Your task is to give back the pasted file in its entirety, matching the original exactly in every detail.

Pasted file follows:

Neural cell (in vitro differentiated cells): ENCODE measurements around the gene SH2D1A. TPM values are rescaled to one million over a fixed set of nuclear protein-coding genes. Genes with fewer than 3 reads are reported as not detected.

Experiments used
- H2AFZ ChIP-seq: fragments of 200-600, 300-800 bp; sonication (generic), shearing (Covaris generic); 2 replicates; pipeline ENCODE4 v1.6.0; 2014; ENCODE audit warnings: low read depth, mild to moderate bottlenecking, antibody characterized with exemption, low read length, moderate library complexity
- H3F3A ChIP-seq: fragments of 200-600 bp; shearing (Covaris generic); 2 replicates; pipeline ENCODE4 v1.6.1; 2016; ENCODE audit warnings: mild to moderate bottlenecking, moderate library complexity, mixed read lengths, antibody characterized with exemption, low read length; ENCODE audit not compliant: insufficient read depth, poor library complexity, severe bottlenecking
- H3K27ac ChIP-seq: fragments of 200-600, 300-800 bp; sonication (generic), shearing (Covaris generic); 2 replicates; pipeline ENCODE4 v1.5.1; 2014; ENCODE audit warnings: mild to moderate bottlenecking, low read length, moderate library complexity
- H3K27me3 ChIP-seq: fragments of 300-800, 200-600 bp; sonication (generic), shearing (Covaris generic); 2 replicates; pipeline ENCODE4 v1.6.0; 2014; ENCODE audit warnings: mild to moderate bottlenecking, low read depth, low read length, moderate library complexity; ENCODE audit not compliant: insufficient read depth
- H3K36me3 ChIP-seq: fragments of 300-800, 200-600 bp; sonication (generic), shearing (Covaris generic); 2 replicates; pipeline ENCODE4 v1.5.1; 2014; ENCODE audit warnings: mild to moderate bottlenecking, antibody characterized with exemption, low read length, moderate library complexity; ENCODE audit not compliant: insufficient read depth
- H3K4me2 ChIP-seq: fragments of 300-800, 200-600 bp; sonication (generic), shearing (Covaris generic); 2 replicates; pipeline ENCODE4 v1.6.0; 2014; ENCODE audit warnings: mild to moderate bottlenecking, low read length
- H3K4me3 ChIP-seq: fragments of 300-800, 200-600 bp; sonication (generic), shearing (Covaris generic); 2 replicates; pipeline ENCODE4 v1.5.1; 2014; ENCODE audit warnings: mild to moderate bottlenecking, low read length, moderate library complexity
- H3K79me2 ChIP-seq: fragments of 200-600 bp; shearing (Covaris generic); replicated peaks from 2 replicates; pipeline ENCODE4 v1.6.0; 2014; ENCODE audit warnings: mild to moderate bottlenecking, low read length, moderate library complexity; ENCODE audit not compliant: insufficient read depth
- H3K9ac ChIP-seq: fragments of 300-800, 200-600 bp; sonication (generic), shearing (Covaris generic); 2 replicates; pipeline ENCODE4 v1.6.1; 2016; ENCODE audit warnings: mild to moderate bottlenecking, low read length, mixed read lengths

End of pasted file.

Neural cell (in vitro differentiated cells): ENCODE measurements around the gene SH2D1A. TPM values are rescaled to one million over a fixed set of nuclear protein-coding genes. Genes with fewer than 3 reads are reported as not detected.

Experiments used
- H2AFZ ChIP-seq: fragments of 200-600, 300-800 bp; sonication (generic), shearing (Covaris generic); 2 replicates; pipeline ENCODE4 v1.6.0; 2014; ENCODE audit warnings: low read depth, mild to moderate bottlenecking, antibody characterized with exemption, low read length, moderate library complexity
- H3F3A ChIP-seq: fragments of 200-600 bp; shearing (Covaris generic); 2 replicates; pipeline ENCODE4 v1.6.1; 2016; ENCODE audit warnings: mild to moderate bottlenecking, moderate library complexity, mixed read lengths, antibody characterized with exemption, low read length; ENCODE audit not compliant: insufficient read depth, poor library complexity, severe bottlenecking
- H3K27ac ChIP-seq: fragments of 200-600, 300-800 bp; sonication (generic), shearing (Covaris generic); 2 replicates; pipeline ENCODE4 v1.5.1; 2014; ENCODE audit warnings: mild to moderate bottlenecking, low read length, moderate library complexity
- H3K27me3 ChIP-seq: fragments of 300-800, 200-600 bp; sonication (generic), shearing (Covaris generic); 2 replicates; pipeline ENCODE4 v1.6.0; 2014; ENCODE audit warnings: mild to moderate bottlenecking, low read depth, low read length, moderate library complexity; ENCODE audit not compliant: insufficient read depth
- H3K36me3 ChIP-seq: fragments of 300-800, 200-600 bp; sonication (generic), shearing (Covaris generic); 2 replicates; pipeline ENCODE4 v1.5.1; 2014; ENCODE audit warnings: mild to moderate bottlenecking, antibody characterized with exemption, low read length, moderate library complexity; ENCODE audit not compliant: insufficient read depth
- H3K4me2 ChIP-seq: fragments of 300-800, 200-600 bp; sonication (generic), shearing (Covaris generic); 2 replicates; pipeline ENCODE4 v1.6.0; 2014; ENCODE audit warnings: mild to moderate bottlenecking, low read length
- H3K4me3 ChIP-seq: fragments of 300-800, 200-600 bp; sonication (generic), shearing (Covaris generic); 2 replicates; pipeline ENCODE4 v1.5.1; 2014; ENCODE audit warnings: mild to moderate bottlenecking, low read length, moderate library complexity
- H3K79me2 ChIP-seq: fragments of 200-600 bp; shearing (Covaris generic); replicated peaks from 2 replicates; pipeline ENCODE4 v1.6.0; 2014; ENCODE audit warnings: mild to moderate bottlenecking, low read length, moderate library complexity; ENCODE audit not compliant: insufficient read depth
- H3K9ac ChIP-seq: fragments of 300-800, 200-600 bp; sonication (generic), shearing (Covaris generic); 2 replicates; pipeline ENCODE4 v1.6.1; 2016; ENCODE audit warnings: mild to moderate bottlenecking, low read length, mixed read lengths